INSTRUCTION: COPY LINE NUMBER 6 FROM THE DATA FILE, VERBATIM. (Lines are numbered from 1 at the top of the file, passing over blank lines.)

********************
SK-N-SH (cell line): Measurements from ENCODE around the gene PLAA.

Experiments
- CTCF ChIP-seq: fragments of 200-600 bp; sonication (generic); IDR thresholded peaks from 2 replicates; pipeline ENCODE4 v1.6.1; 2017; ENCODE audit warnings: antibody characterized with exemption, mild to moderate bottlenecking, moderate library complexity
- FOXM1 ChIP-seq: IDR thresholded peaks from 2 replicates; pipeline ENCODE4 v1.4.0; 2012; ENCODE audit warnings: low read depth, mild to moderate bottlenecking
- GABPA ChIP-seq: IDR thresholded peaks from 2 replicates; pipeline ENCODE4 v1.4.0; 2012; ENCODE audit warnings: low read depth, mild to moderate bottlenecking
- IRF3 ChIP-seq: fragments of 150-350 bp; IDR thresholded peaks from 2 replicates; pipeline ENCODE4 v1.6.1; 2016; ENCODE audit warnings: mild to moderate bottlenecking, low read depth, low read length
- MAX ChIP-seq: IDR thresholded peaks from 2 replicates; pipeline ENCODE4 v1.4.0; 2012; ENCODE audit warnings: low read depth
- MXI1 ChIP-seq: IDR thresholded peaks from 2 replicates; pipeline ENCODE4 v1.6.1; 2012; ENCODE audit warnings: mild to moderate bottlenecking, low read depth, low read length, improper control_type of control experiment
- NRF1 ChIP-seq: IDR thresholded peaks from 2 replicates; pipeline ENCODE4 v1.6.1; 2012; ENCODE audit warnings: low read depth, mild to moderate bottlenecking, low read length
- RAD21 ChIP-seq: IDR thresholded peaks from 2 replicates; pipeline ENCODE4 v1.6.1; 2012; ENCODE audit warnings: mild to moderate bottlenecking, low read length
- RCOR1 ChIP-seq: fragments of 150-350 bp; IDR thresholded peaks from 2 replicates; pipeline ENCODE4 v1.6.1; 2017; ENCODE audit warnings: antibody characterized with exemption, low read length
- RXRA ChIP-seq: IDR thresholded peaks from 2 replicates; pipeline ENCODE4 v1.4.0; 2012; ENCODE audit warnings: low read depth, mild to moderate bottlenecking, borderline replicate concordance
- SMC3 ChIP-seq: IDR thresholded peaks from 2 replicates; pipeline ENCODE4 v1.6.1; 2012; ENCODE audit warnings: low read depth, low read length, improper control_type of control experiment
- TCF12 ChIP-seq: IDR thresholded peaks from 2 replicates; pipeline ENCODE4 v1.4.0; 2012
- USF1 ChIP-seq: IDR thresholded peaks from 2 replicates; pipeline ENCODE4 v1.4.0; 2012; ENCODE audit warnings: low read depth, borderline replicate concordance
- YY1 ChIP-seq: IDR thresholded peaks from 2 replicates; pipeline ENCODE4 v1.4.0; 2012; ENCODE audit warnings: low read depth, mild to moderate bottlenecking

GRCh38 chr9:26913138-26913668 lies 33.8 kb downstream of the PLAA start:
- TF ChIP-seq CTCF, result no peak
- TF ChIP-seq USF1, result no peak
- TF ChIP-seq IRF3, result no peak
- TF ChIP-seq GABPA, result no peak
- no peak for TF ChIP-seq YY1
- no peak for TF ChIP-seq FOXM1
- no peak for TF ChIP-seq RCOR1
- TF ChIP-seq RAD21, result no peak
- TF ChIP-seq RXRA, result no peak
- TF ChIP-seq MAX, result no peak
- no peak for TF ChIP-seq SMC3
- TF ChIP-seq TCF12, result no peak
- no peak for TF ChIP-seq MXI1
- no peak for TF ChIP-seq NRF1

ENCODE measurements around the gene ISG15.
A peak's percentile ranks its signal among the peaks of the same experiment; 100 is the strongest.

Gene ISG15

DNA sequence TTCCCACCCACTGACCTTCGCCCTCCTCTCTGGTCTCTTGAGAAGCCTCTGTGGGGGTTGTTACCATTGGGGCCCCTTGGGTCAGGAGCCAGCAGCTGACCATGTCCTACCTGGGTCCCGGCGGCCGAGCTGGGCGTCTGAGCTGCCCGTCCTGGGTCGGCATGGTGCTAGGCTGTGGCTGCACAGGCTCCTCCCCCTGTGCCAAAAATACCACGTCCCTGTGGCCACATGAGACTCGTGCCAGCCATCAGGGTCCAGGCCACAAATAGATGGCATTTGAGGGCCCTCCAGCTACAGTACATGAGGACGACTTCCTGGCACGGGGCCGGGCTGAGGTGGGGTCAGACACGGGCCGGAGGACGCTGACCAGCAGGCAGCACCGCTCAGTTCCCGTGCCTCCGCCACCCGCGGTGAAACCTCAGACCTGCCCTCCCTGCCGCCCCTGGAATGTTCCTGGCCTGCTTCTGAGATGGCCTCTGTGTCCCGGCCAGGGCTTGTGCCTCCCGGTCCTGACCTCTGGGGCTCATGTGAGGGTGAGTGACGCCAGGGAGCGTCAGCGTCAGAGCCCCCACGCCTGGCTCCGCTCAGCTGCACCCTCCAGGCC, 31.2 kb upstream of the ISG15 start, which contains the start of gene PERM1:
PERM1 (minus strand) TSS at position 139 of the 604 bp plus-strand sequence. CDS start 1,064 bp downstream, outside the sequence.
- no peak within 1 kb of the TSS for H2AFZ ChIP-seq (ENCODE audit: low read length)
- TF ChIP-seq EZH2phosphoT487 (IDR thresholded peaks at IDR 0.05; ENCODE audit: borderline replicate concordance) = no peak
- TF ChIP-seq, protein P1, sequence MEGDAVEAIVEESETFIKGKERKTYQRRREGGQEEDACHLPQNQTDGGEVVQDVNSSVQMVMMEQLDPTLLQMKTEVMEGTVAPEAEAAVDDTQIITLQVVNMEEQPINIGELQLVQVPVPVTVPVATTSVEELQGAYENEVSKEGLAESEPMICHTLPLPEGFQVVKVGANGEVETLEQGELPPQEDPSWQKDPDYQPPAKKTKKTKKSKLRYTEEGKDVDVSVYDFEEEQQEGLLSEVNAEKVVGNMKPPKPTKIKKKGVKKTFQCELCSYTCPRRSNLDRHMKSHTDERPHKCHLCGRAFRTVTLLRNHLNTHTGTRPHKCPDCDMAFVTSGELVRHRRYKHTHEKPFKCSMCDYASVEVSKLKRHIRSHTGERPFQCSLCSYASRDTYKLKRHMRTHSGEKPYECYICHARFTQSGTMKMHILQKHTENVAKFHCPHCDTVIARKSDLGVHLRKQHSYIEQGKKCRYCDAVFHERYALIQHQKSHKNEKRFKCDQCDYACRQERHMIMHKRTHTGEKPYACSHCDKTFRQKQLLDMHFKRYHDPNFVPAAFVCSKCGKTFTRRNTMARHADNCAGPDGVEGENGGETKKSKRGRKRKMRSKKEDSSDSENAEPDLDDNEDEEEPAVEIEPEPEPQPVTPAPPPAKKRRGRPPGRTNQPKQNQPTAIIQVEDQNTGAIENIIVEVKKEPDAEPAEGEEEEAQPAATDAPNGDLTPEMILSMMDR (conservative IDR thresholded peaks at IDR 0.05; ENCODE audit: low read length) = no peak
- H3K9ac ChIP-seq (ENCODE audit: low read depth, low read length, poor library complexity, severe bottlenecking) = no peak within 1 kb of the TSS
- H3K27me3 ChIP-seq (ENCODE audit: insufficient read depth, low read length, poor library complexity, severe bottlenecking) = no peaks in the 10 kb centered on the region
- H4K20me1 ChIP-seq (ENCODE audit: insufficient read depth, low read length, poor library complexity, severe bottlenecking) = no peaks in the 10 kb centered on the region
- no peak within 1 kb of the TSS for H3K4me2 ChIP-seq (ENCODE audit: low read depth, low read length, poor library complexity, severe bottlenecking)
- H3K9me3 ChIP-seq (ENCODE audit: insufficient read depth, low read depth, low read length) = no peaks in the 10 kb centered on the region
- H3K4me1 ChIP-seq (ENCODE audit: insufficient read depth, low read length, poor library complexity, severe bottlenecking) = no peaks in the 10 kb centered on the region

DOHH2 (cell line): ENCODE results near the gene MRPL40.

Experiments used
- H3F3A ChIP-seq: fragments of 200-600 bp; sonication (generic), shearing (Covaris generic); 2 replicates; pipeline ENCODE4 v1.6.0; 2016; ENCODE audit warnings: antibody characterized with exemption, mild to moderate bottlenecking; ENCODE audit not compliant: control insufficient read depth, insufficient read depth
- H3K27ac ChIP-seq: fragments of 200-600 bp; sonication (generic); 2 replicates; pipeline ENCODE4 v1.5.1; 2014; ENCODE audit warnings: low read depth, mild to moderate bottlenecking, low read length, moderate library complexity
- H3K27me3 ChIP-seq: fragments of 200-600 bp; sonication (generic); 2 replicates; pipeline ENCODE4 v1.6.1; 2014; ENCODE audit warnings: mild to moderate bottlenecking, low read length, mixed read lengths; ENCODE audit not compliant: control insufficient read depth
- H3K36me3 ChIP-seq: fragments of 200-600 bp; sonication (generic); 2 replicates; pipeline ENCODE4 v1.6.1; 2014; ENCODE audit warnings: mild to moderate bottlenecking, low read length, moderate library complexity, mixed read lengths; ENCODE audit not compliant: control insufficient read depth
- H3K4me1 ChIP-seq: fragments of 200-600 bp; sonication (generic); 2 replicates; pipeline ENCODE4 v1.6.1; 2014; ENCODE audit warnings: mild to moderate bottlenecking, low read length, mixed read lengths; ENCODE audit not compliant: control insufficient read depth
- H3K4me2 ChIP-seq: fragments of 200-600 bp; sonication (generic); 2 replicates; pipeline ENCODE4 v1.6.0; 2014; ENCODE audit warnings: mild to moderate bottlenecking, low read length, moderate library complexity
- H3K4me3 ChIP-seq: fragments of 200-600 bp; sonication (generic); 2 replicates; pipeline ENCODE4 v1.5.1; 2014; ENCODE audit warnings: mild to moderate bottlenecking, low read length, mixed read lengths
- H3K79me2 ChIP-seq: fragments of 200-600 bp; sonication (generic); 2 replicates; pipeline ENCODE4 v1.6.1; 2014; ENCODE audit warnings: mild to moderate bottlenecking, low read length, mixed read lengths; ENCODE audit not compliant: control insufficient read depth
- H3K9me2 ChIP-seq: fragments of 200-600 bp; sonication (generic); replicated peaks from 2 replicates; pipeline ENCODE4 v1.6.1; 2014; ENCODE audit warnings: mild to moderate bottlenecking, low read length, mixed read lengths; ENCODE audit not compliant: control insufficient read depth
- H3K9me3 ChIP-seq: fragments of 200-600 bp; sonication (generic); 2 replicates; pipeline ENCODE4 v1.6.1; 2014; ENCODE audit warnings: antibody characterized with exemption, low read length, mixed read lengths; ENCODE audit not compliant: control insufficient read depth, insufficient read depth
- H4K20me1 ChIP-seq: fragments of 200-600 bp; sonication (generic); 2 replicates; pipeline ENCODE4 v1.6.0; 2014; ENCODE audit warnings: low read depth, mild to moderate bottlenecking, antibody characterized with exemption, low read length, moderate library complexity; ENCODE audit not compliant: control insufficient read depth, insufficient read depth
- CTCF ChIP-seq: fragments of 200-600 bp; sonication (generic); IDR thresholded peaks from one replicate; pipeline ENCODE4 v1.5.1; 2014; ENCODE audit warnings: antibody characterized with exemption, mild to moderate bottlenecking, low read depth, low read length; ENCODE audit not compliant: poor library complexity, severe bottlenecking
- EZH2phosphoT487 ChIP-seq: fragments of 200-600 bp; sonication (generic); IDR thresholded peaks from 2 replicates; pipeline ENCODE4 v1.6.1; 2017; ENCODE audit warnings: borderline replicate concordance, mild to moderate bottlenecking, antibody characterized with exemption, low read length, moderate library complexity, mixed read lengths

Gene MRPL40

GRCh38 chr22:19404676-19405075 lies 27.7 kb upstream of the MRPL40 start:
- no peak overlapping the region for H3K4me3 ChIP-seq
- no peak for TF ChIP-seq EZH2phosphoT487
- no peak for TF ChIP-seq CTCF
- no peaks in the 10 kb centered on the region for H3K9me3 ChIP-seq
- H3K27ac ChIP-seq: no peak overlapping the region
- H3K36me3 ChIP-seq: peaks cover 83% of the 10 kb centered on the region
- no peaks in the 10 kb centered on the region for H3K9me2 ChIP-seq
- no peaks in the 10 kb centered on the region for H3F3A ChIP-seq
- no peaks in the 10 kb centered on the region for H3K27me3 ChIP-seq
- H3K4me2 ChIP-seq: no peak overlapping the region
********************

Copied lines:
- IRF3 ChIP-seq: fragments of 150-350 bp; IDR thresholded peaks from 2 replicates; pipeline ENCODE4 v1.6.1; 2016; ENCODE audit warnings: mild to moderate bottlenecking, low read depth, low read length